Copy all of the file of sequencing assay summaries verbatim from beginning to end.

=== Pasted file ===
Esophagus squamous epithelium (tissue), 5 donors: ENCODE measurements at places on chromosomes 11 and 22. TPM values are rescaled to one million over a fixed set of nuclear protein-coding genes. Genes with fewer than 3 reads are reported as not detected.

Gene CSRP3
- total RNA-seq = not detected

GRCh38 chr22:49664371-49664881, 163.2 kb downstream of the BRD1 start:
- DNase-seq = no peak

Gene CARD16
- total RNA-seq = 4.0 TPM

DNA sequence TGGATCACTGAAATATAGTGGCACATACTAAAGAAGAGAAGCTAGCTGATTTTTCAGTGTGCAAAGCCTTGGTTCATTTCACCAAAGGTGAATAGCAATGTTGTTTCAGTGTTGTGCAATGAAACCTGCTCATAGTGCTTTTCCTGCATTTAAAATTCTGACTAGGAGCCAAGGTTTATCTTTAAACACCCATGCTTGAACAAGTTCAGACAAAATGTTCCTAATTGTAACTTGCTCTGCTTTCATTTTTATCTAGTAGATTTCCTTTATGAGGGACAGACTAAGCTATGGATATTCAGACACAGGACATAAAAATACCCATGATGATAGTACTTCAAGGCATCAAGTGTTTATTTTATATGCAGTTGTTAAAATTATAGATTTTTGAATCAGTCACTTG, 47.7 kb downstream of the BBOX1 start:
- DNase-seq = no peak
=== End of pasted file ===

Esophagus squamous epithelium (tissue), 5 donors: ENCODE measurements at places on chromosomes 11 and 22. TPM values are rescaled to one million over a fixed set of nuclear protein-coding genes. Genes with fewer than 3 reads are reported as not detected.

Gene CSRP3
- total RNA-seq = not detected

GRCh38 chr22:49664371-49664881, 163.2 kb downstream of the BRD1 start:
- DNase-seq = no peak

Gene CARD16
- total RNA-seq = 4.0 TPM

DNA sequence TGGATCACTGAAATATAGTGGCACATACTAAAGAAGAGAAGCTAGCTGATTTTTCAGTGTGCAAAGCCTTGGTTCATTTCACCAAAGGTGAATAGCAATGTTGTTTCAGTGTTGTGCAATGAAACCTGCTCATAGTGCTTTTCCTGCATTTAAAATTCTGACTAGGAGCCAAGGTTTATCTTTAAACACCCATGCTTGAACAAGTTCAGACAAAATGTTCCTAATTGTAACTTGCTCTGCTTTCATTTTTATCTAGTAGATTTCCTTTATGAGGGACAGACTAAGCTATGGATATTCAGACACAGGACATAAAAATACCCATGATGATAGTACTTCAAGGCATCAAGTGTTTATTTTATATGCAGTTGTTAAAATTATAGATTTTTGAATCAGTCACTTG, 47.7 kb downstream of the BBOX1 start:
- DNase-seq = no peak